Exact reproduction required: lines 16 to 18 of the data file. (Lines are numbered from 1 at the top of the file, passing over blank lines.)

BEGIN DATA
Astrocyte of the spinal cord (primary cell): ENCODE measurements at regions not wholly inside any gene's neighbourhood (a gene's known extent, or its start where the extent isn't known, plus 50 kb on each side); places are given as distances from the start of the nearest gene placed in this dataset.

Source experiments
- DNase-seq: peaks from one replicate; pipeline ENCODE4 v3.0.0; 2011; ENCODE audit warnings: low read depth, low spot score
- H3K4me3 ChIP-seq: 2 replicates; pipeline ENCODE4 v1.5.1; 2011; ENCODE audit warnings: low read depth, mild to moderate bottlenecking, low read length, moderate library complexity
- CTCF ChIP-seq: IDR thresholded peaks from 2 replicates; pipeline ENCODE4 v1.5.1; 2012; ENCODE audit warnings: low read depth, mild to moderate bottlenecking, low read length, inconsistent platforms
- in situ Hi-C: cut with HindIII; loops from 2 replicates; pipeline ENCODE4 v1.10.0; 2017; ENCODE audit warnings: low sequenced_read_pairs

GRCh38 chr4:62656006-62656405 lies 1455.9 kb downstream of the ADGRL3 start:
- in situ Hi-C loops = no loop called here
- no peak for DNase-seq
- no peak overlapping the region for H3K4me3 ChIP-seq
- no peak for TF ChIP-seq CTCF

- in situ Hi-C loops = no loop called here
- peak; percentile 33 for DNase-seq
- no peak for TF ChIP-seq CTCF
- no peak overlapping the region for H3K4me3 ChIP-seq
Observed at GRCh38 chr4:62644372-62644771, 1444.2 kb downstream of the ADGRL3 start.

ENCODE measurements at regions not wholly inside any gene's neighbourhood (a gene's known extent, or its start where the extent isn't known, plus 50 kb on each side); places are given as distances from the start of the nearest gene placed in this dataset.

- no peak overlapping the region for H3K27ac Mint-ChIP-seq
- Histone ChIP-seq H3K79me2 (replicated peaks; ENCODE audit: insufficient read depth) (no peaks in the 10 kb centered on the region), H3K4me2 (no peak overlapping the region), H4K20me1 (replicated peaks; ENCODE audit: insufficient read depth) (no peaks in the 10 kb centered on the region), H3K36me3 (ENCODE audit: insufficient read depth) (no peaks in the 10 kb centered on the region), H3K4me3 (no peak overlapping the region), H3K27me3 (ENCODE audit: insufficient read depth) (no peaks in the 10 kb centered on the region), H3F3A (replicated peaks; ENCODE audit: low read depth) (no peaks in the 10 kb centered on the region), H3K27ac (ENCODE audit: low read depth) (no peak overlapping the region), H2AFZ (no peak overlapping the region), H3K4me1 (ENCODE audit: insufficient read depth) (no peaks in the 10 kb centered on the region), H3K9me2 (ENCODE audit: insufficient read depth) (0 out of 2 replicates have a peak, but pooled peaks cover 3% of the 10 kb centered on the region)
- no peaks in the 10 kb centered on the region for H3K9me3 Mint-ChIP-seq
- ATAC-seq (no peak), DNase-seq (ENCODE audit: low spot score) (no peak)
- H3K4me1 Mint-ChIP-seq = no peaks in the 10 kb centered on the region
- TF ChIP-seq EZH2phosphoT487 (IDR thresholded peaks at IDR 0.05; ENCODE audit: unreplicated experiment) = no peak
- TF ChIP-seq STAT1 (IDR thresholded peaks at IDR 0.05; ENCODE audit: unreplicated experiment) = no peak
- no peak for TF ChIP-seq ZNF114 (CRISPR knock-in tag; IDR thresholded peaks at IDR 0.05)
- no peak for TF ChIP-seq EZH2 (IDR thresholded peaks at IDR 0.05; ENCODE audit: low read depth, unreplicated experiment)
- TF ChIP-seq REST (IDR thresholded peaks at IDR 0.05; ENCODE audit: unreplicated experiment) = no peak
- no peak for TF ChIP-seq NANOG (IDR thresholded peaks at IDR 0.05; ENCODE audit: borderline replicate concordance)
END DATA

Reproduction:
Observed at GRCh38 chr4:62644372-62644771, 1444.2 kb downstream of the ADGRL3 start.

ENCODE measurements at regions not wholly inside any gene's neighbourhood (a gene's known extent, or its start where the extent isn't known, plus 50 kb on each side); places are given as distances from the start of the nearest gene placed in this dataset.

- no peak overlapping the region for H3K27ac Mint-ChIP-seq